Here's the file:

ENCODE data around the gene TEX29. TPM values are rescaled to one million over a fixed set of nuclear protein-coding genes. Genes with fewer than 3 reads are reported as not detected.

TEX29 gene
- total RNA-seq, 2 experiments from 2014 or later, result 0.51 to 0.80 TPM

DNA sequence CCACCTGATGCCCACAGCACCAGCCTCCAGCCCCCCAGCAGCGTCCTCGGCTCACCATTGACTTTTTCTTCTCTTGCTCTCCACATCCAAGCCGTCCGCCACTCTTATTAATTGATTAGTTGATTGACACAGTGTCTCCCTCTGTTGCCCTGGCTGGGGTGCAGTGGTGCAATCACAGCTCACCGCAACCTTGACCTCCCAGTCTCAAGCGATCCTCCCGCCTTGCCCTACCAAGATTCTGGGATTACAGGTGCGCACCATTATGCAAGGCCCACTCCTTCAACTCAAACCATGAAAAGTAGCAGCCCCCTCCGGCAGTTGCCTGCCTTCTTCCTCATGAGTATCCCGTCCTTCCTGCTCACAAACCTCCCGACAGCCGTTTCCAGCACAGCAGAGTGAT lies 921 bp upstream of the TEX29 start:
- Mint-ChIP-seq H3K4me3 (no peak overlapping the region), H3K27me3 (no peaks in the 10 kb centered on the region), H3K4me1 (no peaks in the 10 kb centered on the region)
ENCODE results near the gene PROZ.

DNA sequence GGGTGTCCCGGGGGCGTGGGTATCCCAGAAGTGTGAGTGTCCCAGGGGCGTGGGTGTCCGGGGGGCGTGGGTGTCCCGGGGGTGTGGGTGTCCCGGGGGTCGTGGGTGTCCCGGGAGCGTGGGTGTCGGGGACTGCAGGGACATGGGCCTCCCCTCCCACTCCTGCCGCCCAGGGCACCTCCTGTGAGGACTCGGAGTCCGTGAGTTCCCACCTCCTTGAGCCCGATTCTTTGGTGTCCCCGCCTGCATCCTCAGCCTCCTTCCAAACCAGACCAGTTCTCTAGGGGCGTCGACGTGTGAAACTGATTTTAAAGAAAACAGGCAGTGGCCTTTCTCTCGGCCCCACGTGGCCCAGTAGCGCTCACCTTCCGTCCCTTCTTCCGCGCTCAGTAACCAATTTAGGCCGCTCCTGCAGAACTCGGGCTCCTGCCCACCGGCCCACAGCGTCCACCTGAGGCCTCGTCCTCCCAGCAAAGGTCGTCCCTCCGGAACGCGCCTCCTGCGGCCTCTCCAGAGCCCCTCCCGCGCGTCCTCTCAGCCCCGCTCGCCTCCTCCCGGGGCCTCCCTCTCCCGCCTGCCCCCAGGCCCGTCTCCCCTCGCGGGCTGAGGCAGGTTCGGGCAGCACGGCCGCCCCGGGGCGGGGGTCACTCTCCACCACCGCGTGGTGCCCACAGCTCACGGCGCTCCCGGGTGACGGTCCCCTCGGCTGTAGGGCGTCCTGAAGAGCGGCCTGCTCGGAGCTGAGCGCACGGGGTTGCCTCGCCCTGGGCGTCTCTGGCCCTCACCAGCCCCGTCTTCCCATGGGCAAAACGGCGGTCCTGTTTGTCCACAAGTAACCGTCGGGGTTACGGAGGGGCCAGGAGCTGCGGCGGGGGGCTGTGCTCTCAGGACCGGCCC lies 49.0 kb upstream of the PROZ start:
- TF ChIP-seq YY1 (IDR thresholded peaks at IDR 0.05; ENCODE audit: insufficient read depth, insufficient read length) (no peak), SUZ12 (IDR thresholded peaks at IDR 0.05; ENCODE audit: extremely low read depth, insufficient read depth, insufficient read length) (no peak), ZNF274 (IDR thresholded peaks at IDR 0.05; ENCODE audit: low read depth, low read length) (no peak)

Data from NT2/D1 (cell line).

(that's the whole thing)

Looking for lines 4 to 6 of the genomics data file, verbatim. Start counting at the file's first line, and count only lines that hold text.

DNA sequence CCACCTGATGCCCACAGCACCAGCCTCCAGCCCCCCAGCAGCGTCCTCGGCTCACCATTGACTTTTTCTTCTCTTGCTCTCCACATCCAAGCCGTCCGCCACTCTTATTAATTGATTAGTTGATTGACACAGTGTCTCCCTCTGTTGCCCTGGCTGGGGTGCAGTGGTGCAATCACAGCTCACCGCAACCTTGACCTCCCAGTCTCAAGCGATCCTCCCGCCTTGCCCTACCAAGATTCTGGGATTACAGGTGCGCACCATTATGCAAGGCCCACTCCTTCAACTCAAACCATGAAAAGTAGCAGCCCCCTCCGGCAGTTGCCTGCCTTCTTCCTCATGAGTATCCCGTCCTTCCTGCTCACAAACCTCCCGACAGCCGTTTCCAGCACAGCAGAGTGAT lies 921 bp upstream of the TEX29 start:
- Mint-ChIP-seq H3K4me3 (no peak overlapping the region), H3K27me3 (no peaks in the 10 kb centered on the region), H3K4me1 (no peaks in the 10 kb centered on the region)
ENCODE results near the gene PROZ.